I probably wouldn’t be able to be with her and the care home staff are under enormous risk themselves. I asked her what would happen if the care home had to be quarantined? She said they have discussed among themselves who would be willing to stay. She said she would because she is very fit and well.

So when Boris Johnson and his crew decide to experiment on us all, it is conversations like this that we are likely to be having. It is carers deciding amongst themselves who would most likely survive and be able to stay with elderly people – some of whom will be dying. We will learn how our loved ones will be kept free from pain and we will have to come to terms with probably not being by their side if they die with the virus.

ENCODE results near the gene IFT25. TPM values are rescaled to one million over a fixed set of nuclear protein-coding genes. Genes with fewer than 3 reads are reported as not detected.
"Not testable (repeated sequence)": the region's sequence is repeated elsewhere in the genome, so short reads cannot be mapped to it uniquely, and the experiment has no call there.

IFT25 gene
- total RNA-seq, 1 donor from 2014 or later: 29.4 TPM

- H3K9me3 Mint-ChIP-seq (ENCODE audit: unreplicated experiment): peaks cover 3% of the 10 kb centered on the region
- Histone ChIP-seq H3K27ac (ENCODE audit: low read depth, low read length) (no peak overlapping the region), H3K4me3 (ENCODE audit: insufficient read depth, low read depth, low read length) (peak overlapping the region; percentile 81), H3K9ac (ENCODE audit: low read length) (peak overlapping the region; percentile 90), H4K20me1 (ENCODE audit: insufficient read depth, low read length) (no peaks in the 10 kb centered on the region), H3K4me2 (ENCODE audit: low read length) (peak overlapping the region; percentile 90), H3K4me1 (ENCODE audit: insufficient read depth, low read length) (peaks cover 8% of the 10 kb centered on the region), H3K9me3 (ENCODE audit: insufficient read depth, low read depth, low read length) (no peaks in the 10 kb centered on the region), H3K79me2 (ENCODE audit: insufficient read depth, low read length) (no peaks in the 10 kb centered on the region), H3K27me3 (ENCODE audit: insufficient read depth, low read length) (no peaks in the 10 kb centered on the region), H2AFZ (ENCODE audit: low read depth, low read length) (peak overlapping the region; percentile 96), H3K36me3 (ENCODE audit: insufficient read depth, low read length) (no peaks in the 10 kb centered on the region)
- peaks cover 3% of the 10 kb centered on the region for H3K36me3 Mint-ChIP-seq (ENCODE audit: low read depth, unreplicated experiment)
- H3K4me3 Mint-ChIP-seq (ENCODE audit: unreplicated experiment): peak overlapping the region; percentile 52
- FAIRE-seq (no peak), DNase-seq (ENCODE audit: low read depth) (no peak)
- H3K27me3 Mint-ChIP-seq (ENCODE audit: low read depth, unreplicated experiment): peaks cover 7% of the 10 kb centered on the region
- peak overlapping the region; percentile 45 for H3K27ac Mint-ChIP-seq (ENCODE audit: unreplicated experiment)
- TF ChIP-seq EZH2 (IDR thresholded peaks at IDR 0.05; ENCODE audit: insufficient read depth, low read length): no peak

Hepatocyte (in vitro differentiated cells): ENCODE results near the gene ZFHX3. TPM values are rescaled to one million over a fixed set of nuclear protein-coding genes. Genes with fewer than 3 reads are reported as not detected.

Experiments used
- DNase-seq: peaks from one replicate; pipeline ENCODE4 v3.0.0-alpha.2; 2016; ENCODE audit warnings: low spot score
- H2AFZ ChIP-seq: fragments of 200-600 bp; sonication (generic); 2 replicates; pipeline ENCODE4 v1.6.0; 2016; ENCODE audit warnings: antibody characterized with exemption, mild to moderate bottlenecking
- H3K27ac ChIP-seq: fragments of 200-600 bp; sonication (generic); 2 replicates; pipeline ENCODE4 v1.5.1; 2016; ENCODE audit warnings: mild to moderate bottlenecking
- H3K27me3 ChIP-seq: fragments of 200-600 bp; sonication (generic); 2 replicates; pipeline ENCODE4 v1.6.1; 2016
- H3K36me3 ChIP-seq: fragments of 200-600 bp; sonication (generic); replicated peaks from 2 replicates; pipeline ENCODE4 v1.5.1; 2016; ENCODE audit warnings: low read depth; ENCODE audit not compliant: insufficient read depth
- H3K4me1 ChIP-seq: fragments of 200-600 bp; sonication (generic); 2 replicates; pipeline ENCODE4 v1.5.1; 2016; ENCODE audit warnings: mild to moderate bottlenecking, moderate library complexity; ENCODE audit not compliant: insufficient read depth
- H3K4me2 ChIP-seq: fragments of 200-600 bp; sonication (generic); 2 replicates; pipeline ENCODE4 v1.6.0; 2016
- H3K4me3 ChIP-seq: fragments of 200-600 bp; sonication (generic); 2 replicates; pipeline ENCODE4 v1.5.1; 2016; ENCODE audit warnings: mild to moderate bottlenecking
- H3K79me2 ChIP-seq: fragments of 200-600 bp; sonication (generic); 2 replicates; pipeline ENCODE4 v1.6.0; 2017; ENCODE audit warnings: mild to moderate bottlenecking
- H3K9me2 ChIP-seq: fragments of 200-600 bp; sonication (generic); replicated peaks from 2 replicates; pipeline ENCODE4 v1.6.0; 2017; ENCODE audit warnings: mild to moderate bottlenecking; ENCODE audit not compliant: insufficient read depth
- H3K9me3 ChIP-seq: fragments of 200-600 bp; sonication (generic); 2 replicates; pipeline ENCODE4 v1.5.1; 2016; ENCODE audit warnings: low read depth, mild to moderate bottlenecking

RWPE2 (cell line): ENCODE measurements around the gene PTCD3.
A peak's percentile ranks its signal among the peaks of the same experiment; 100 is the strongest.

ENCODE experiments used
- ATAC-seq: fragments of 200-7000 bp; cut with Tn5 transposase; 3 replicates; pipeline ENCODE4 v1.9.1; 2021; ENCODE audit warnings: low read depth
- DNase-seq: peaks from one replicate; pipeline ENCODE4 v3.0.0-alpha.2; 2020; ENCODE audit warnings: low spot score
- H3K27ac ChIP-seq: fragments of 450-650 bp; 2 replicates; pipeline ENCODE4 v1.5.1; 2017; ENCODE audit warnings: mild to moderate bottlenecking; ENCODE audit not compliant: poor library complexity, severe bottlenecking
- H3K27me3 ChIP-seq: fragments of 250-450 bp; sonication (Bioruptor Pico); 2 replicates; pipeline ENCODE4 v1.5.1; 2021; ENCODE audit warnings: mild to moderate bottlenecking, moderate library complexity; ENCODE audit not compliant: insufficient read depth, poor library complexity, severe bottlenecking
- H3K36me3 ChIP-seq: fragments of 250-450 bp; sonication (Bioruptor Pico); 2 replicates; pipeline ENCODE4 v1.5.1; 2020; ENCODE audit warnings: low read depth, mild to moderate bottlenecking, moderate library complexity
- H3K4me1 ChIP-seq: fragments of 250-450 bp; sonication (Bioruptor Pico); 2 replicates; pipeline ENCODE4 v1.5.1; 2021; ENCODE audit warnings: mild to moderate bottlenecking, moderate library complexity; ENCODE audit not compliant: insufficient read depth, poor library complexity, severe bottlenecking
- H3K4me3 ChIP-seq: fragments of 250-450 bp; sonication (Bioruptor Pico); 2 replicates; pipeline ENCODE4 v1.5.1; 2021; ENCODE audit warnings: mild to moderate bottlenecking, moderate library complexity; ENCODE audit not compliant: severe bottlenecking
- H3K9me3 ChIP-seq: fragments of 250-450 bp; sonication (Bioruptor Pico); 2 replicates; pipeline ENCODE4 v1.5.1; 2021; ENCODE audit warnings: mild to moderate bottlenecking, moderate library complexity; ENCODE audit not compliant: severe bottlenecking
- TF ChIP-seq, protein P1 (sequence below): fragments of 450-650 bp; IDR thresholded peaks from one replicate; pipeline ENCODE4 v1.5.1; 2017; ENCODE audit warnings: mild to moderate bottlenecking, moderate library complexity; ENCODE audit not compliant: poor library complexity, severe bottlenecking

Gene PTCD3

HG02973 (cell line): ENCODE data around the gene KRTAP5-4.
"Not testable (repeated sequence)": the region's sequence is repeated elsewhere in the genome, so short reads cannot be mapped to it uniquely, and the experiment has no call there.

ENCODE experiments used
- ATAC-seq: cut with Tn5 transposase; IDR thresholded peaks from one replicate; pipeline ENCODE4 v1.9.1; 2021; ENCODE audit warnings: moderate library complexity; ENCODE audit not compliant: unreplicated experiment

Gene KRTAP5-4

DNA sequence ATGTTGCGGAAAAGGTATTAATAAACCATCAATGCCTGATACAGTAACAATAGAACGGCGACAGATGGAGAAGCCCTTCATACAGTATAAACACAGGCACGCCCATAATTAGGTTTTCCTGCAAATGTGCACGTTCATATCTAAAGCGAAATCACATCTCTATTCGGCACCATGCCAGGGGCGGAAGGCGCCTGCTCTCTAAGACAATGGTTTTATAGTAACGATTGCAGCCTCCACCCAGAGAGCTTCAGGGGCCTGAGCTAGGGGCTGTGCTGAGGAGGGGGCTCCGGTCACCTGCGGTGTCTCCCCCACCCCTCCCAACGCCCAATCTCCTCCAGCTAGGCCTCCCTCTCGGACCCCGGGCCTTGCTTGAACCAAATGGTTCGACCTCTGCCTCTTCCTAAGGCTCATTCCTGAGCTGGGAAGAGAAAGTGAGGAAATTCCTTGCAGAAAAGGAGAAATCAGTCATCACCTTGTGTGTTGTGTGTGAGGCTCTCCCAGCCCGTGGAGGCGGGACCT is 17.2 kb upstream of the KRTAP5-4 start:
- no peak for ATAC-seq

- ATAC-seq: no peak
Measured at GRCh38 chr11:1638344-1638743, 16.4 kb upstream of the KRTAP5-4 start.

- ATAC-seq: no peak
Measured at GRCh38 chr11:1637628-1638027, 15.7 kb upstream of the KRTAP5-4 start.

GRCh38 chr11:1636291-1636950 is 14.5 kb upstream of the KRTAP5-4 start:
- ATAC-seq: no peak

The other thing that struck me (in my 4am sleepless state) is that the logistics of the care home in that situation would be massive.

We have been given no indication of how the logistics of managing the most afflicted. People don’t just drop down dead, they require care and attendance while they die. People in our communities who are ill but not dying need attendance too. Surely there should be more communication, mobilisation and resources to help with this?

Maybe it will come but why did they not mention that it is forthcoming?

So this weekend, I will think about a letter to leave at the home in case Mum gets terminally ill with the virus and in case I cannot get there. She won’t understand the letter because she has dementia but she will feel the love if someone reads it to her.

Think about that maybe next time someone says “it mainly affects the elderly”.